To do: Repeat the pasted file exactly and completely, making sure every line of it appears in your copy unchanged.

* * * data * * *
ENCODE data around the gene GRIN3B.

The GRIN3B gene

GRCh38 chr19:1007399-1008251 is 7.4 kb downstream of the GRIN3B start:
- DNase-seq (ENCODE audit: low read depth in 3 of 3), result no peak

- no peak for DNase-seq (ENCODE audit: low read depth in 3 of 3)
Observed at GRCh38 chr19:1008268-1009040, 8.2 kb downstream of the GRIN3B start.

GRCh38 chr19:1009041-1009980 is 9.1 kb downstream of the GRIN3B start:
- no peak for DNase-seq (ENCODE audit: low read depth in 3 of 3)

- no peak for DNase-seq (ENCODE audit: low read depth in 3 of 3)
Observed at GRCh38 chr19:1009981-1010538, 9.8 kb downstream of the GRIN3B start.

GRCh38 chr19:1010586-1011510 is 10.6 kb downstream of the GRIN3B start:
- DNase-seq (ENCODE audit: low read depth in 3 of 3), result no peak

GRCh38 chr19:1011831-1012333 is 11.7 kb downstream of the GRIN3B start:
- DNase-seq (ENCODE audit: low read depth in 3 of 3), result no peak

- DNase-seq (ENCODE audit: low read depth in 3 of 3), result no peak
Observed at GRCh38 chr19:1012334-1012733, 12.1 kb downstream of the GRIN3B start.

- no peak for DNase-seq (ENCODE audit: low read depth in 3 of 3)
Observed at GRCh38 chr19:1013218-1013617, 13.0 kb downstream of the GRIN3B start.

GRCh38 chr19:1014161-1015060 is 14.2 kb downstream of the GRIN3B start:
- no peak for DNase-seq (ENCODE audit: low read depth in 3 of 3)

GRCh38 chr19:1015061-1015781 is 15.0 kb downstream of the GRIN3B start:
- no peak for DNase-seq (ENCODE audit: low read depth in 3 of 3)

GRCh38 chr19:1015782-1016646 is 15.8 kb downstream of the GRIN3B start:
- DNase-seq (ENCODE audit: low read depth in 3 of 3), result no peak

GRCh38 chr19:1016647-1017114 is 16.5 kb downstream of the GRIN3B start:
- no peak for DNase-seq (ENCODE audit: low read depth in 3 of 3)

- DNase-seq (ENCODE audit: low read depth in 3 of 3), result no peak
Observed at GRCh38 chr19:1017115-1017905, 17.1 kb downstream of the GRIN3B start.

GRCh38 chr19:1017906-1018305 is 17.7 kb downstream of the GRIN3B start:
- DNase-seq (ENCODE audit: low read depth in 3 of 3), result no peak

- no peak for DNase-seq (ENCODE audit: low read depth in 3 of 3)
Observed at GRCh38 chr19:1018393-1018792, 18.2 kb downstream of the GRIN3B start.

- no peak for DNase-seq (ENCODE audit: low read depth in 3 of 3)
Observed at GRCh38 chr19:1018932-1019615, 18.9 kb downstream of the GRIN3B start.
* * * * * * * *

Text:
ENCODE data around the gene GRIN3B.

The GRIN3B gene

GRCh38 chr19:1007399-1008251 is 7.4 kb downstream of the GRIN3B start:
- DNase-seq (ENCODE audit: low read depth in 3 of 3), result no peak

- no peak for DNase-seq (ENCODE audit: low read depth in 3 of 3)
Observed at GRCh38 chr19:1008268-1009040, 8.2 kb downstream of the GRIN3B start.

GRCh38 chr19:1009041-1009980 is 9.1 kb downstream of the GRIN3B start:
- no peak for DNase-seq (ENCODE audit: low read depth in 3 of 3)

- no peak for DNase-seq (ENCODE audit: low read depth in 3 of 3)
Observed at GRCh38 chr19:1009981-1010538, 9.8 kb downstream of the GRIN3B start.

GRCh38 chr19:1010586-1011510 is 10.6 kb downstream of the GRIN3B start:
- DNase-seq (ENCODE audit: low read depth in 3 of 3), result no peak

GRCh38 chr19:1011831-1012333 is 11.7 kb downstream of the GRIN3B start:
- DNase-seq (ENCODE audit: low read depth in 3 of 3), result no peak

- DNase-seq (ENCODE audit: low read depth in 3 of 3), result no peak
Observed at GRCh38 chr19:1012334-1012733, 12.1 kb downstream of the GRIN3B start.

- no peak for DNase-seq (ENCODE audit: low read depth in 3 of 3)
Observed at GRCh38 chr19:1013218-1013617, 13.0 kb downstream of the GRIN3B start.

GRCh38 chr19:1014161-1015060 is 14.2 kb downstream of the GRIN3B start:
- no peak for DNase-seq (ENCODE audit: low read depth in 3 of 3)

GRCh38 chr19:1015061-1015781 is 15.0 kb downstream of the GRIN3B start:
- no peak for DNase-seq (ENCODE audit: low read depth in 3 of 3)

GRCh38 chr19:1015782-1016646 is 15.8 kb downstream of the GRIN3B start:
- DNase-seq (ENCODE audit: low read depth in 3 of 3), result no peak

GRCh38 chr19:1016647-1017114 is 16.5 kb downstream of the GRIN3B start:
- no peak for DNase-seq (ENCODE audit: low read depth in 3 of 3)

- DNase-seq (ENCODE audit: low read depth in 3 of 3), result no peak
Observed at GRCh38 chr19:1017115-1017905, 17.1 kb downstream of the GRIN3B start.

GRCh38 chr19:1017906-1018305 is 17.7 kb downstream of the GRIN3B start:
- DNase-seq (ENCODE audit: low read depth in 3 of 3), result no peak

- no peak for DNase-seq (ENCODE audit: low read depth in 3 of 3)
Observed at GRCh38 chr19:1018393-1018792, 18.2 kb downstream of the GRIN3B start.

- no peak for DNase-seq (ENCODE audit: low read depth in 3 of 3)
Observed at GRCh38 chr19:1018932-1019615, 18.9 kb downstream of the GRIN3B start.